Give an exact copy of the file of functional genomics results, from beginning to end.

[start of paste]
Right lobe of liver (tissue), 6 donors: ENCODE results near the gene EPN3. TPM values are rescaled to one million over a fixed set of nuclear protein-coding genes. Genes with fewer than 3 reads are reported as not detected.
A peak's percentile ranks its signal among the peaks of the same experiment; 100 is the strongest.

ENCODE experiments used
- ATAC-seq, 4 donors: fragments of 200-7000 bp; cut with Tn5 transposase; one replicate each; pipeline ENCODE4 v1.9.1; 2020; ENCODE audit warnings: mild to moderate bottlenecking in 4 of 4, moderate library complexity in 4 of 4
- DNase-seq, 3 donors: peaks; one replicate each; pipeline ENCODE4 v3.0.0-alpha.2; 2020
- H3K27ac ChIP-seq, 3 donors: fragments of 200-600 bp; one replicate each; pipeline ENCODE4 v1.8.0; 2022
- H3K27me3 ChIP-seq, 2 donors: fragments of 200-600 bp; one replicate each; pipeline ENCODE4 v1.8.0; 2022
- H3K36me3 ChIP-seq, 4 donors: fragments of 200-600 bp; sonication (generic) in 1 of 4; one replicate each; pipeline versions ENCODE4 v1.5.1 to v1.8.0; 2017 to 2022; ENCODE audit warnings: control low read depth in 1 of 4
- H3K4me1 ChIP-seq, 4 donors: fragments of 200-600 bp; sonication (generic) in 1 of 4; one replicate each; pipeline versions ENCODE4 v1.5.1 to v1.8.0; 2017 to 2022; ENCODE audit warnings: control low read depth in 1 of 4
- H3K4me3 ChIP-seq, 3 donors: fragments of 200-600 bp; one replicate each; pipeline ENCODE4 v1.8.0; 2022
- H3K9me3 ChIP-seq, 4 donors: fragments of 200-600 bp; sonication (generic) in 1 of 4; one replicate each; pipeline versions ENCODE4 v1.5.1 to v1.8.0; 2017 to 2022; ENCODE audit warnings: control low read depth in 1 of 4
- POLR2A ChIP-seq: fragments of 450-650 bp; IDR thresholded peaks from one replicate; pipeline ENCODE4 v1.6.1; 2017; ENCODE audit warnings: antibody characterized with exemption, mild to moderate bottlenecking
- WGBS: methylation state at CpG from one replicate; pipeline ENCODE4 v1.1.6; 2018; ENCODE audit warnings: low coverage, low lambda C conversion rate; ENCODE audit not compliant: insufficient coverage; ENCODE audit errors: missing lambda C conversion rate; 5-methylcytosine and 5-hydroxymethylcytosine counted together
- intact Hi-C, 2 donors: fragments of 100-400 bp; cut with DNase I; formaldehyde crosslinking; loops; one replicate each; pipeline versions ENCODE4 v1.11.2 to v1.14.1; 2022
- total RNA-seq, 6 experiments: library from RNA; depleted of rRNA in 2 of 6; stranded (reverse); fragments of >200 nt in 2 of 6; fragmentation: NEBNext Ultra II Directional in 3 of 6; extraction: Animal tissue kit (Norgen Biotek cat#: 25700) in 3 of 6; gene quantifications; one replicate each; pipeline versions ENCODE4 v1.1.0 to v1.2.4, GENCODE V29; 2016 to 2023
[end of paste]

Right lobe of liver (tissue), 6 donors: ENCODE results near the gene EPN3. TPM values are rescaled to one million over a fixed set of nuclear protein-coding genes. Genes with fewer than 3 reads are reported as not detected.
A peak's percentile ranks its signal among the peaks of the same experiment; 100 is the strongest.

ENCODE experiments used
- ATAC-seq, 4 donors: fragments of 200-7000 bp; cut with Tn5 transposase; one replicate each; pipeline ENCODE4 v1.9.1; 2020; ENCODE audit warnings: mild to moderate bottlenecking in 4 of 4, moderate library complexity in 4 of 4
- DNase-seq, 3 donors: peaks; one replicate each; pipeline ENCODE4 v3.0.0-alpha.2; 2020
- H3K27ac ChIP-seq, 3 donors: fragments of 200-600 bp; one replicate each; pipeline ENCODE4 v1.8.0; 2022
- H3K27me3 ChIP-seq, 2 donors: fragments of 200-600 bp; one replicate each; pipeline ENCODE4 v1.8.0; 2022
- H3K36me3 ChIP-seq, 4 donors: fragments of 200-600 bp; sonication (generic) in 1 of 4; one replicate each; pipeline versions ENCODE4 v1.5.1 to v1.8.0; 2017 to 2022; ENCODE audit warnings: control low read depth in 1 of 4
- H3K4me1 ChIP-seq, 4 donors: fragments of 200-600 bp; sonication (generic) in 1 of 4; one replicate each; pipeline versions ENCODE4 v1.5.1 to v1.8.0; 2017 to 2022; ENCODE audit warnings: control low read depth in 1 of 4
- H3K4me3 ChIP-seq, 3 donors: fragments of 200-600 bp; one replicate each; pipeline ENCODE4 v1.8.0; 2022
- H3K9me3 ChIP-seq, 4 donors: fragments of 200-600 bp; sonication (generic) in 1 of 4; one replicate each; pipeline versions ENCODE4 v1.5.1 to v1.8.0; 2017 to 2022; ENCODE audit warnings: control low read depth in 1 of 4
- POLR2A ChIP-seq: fragments of 450-650 bp; IDR thresholded peaks from one replicate; pipeline ENCODE4 v1.6.1; 2017; ENCODE audit warnings: antibody characterized with exemption, mild to moderate bottlenecking
- WGBS: methylation state at CpG from one replicate; pipeline ENCODE4 v1.1.6; 2018; ENCODE audit warnings: low coverage, low lambda C conversion rate; ENCODE audit not compliant: insufficient coverage; ENCODE audit errors: missing lambda C conversion rate; 5-methylcytosine and 5-hydroxymethylcytosine counted together
- intact Hi-C, 2 donors: fragments of 100-400 bp; cut with DNase I; formaldehyde crosslinking; loops; one replicate each; pipeline versions ENCODE4 v1.11.2 to v1.14.1; 2022
- total RNA-seq, 6 experiments: library from RNA; depleted of rRNA in 2 of 6; stranded (reverse); fragments of >200 nt in 2 of 6; fragmentation: NEBNext Ultra II Directional in 3 of 6; extraction: Animal tissue kit (Norgen Biotek cat#: 25700) in 3 of 6; gene quantifications; one replicate each; pipeline versions ENCODE4 v1.1.0 to v1.2.4, GENCODE V29; 2016 to 2023